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Law 101: Legal Guide for the Forensic Expert

Rules for Experts (FREs): 701-706

Rule 701: Opinion Testimony by Lay Witnesses

If the witness is not testifying as an expert, the witness's testimony is limited to those opinions or inferences which are (a) rationally based on the perception of the witness, (b) helpful to a clear understanding of the witness's testimony or to determining a fact about a case, and (c) not based on scientific, technical or other specialized knowledge within the scope of Rule 702.

Rule 702: Testimony by Experts

If scientific, technical or other specialized knowledge will help the jury understand the evidence or determine a fact in issue, a witness qualified as an expert by knowledge, skill, experience, training or education may testify and provide an opinion. The testimony must be based upon sufficient facts or data and the product of reliable principles and methods. The witness must have applied the principles and methods reliably to the facts of the case.

Rule 703: Opinion Testimony by Experts

The facts or data in the particular case upon which an expert bases an opinion or inference may be those perceived by or made known to the expert at or before the hearing. If facts or data can be reasonably relied on by experts in the particular field when they form opinions or inferences about the subject, the facts or data need not be admissible as evidence in order for the opinion or inference to be admissible in the courtroom. Facts or data that are inadmissible shall not be disclosed to the jury unless the court determines that their probative value in assisting the jury to evaluate the expert's opinion substantially outweighs their prejudicial effect.

Rule 704: Opinion on the Ultimate Issue

(a) Except as provided in subsection (b), admissible testimony in the form of an opinion or inference is not objectionable because it embraces an ultimate issue that will be decided by the jury.

(b) No expert witness testifying about the mental state or condition of a defendant in a criminal case may state an opinion about whether the defendant had the mental condition when committing the crime. Such ultimate issues are matters for the jurors to decide.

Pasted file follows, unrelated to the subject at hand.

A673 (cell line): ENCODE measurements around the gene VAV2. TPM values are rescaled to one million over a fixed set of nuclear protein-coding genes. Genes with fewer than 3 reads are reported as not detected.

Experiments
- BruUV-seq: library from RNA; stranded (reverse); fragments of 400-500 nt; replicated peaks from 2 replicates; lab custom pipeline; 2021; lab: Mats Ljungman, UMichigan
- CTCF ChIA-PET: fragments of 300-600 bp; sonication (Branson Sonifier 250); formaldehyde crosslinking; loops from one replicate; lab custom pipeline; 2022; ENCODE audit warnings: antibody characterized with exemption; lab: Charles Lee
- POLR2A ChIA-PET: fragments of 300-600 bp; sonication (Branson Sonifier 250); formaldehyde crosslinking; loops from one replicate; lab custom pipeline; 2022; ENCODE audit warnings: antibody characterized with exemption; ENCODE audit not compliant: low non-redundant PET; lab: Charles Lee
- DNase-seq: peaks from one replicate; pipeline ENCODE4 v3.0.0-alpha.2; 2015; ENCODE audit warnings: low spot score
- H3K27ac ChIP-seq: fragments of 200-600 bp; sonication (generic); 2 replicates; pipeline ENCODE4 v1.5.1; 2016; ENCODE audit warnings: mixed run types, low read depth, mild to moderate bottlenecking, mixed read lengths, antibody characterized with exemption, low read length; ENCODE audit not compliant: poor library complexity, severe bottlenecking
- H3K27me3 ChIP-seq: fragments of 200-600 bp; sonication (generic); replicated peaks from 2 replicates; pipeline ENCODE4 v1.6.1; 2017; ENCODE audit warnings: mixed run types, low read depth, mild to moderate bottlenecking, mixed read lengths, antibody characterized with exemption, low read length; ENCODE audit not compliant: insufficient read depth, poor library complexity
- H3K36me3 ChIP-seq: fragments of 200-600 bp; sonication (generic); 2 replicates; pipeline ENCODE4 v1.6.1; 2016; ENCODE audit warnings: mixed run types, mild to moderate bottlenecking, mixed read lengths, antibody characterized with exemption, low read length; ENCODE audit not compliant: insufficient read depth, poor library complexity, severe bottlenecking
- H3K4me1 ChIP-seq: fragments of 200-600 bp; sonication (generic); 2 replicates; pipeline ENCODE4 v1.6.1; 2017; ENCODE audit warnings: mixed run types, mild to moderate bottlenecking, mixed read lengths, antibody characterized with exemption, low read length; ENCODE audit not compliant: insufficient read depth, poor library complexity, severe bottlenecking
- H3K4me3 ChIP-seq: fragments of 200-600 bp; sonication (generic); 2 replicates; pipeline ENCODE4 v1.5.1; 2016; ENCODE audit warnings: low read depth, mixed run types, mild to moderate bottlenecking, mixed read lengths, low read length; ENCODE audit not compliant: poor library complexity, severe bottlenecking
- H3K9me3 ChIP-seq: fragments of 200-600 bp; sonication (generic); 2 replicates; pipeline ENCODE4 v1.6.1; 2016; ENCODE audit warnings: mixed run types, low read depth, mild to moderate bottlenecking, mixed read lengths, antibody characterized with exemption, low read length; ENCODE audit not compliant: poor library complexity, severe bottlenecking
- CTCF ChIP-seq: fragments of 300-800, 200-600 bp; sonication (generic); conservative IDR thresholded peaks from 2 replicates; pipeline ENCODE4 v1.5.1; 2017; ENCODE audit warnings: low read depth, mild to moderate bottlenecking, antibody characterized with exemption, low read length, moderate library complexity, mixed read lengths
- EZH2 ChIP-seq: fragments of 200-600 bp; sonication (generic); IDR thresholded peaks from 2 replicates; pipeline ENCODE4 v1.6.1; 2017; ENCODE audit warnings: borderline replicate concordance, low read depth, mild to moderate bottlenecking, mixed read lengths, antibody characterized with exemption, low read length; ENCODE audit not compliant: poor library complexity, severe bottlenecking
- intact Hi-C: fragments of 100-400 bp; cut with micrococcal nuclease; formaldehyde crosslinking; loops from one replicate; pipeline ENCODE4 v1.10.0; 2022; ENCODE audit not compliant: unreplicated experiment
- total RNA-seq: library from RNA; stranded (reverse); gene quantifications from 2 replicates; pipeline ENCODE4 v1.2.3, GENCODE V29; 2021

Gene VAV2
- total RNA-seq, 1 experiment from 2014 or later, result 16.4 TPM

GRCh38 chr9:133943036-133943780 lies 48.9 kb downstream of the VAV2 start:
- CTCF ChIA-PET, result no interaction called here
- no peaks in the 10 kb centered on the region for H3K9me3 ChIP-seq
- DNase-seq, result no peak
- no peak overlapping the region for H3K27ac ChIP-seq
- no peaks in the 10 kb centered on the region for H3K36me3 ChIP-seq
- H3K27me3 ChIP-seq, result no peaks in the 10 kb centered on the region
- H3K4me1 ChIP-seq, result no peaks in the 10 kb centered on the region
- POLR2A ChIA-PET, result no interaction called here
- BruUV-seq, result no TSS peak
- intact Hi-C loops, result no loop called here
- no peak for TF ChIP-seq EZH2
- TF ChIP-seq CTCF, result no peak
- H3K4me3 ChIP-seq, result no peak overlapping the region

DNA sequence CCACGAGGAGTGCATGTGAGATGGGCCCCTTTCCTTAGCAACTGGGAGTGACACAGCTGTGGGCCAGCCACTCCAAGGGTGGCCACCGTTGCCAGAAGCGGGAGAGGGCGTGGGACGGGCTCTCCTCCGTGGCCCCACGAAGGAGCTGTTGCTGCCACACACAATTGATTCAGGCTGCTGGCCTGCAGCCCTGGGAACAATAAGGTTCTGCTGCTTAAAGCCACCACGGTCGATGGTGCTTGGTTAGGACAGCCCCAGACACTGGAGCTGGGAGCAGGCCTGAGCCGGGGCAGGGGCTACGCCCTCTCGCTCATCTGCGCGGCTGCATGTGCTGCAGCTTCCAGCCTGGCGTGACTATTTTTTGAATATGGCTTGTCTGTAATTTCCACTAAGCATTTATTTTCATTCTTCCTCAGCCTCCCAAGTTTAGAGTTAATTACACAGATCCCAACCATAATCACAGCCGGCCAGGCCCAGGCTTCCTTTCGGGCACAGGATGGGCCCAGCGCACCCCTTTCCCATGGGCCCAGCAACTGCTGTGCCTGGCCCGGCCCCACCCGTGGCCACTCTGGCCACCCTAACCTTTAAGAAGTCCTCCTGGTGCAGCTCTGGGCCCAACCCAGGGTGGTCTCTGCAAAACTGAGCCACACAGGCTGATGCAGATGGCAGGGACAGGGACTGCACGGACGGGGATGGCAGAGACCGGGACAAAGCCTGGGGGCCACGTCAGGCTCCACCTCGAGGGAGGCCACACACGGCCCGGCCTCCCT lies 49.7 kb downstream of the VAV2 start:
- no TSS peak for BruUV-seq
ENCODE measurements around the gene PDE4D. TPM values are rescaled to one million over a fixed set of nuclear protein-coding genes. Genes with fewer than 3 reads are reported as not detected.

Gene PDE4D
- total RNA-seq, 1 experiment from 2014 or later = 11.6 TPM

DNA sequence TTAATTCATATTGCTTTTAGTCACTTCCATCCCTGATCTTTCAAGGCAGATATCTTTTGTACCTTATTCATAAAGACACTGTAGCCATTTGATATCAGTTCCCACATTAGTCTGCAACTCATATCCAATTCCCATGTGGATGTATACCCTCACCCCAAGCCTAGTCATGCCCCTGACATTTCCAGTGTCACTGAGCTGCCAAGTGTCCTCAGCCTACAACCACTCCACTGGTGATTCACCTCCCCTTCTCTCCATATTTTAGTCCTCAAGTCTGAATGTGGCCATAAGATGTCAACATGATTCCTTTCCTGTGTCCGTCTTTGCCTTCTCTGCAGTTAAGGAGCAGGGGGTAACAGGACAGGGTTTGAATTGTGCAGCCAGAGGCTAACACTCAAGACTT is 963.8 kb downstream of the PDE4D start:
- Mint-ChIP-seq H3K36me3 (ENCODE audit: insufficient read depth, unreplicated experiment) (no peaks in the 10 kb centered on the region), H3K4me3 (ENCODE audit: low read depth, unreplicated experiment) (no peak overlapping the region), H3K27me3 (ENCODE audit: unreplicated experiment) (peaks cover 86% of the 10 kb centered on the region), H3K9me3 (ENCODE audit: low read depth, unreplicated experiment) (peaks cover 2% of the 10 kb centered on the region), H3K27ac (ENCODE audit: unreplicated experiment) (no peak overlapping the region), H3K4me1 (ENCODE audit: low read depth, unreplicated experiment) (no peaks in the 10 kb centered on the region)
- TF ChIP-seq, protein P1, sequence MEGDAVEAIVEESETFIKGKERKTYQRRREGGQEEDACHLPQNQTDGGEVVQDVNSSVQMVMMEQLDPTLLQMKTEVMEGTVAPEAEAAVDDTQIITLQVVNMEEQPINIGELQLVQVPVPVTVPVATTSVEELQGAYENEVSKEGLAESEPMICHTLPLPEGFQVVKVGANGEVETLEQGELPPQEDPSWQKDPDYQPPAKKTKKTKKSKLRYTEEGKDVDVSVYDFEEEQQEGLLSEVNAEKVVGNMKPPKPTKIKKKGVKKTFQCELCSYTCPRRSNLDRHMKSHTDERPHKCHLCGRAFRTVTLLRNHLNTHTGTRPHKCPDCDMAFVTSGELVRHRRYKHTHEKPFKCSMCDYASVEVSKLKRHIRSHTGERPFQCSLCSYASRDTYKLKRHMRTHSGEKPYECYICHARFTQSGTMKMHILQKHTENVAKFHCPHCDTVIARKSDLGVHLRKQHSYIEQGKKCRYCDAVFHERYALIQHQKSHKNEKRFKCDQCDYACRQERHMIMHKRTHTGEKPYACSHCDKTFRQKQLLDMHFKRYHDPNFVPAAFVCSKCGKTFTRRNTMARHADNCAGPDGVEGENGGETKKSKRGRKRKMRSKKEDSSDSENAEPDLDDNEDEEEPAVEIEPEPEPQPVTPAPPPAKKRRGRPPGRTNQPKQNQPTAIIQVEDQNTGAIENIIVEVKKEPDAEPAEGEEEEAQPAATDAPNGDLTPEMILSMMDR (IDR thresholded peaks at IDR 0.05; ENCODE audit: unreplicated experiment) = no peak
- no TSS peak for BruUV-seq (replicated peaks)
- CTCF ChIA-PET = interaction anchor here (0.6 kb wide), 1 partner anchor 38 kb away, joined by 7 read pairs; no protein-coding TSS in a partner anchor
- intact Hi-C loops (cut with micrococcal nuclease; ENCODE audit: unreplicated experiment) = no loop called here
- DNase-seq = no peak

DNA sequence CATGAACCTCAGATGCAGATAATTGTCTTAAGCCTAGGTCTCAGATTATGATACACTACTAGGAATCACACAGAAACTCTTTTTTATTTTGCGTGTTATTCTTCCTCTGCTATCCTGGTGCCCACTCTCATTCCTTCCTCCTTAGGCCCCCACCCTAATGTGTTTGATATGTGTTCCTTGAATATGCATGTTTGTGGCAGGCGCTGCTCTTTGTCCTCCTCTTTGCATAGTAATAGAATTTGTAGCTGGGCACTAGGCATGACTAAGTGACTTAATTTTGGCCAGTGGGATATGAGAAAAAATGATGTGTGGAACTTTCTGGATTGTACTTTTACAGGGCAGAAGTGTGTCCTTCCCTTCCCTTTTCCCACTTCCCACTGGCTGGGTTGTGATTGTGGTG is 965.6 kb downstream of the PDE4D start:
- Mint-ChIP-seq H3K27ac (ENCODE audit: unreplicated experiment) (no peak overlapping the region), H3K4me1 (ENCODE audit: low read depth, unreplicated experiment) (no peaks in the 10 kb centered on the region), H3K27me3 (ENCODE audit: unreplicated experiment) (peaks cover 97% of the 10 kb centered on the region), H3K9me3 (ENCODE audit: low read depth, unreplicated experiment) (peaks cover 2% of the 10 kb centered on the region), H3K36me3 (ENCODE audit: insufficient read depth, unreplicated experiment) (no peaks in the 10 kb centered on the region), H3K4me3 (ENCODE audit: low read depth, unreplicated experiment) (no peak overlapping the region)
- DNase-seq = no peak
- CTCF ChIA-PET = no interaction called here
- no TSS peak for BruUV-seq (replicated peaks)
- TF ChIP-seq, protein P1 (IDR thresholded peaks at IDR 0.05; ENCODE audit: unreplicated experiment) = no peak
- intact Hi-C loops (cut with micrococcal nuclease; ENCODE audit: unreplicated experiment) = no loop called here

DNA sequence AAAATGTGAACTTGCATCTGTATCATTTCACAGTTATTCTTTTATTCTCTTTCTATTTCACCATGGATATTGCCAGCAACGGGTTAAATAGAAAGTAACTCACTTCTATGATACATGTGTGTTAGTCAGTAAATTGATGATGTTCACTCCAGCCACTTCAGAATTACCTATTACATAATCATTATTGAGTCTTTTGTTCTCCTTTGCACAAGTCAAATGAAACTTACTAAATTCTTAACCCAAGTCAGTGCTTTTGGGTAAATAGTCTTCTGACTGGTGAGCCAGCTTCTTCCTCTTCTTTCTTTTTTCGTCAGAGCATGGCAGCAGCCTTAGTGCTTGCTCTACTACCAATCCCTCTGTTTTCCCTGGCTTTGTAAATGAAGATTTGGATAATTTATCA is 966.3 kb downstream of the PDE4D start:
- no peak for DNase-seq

Rule 705: Disclosure of the Facts or Data Underlying an Expert Opinion

The expert may testify in terms of opinion or inference and give reasons for that opinion without first testifying to the underlying facts or data, unless the court requires otherwise. The expert may be required to disclose the underlying facts or data on cross-examination.

Rule 706: Court-Appointed Experts

(a) Appointment. The court may, on its own motion or on the motion of any party, enter an order to show cause why expert witnesses should not be appointed and may request all parties to submit nominations. The court may appoint any expert witnesses agreed upon by all parties and may appoint expert witnesses of its own selection. An expert witness shall not be appointed by the court unless the witness consents to act. A witness so appointed shall be informed of the witness's duties by the court in writing, a copy of which shall be filed with the clerk or at a conference in which the parties shall have the opportunity to participate. A witness so appointed shall advise the parties of his or her findings. The witness's deposition may be taken by any party, and the witness may be called to testify by the court or any party. The witness shall be subject to cross-examination by each party, including a party calling the witness to the stand.

(b) Compensation. Expert witnesses are entitled to reasonable compensation in whatever sum the court may allow. The compensation is payable from funds which may be provided by law in criminal cases and civil actions and proceedings involving just compensation under the Fifth Amendment. In other civil actions and proceedings, the compensation shall be paid by the parties in such proportion and at such time as the court directs, and thereafter charged like any other costs.

(c) Disclosure of Appointment. The court may disclose to the jury that the court appointed the expert witness.

(d) Parties' Experts of Own Selection. Nothing in this rule limits the parties from calling expert witnesses of their own selection.

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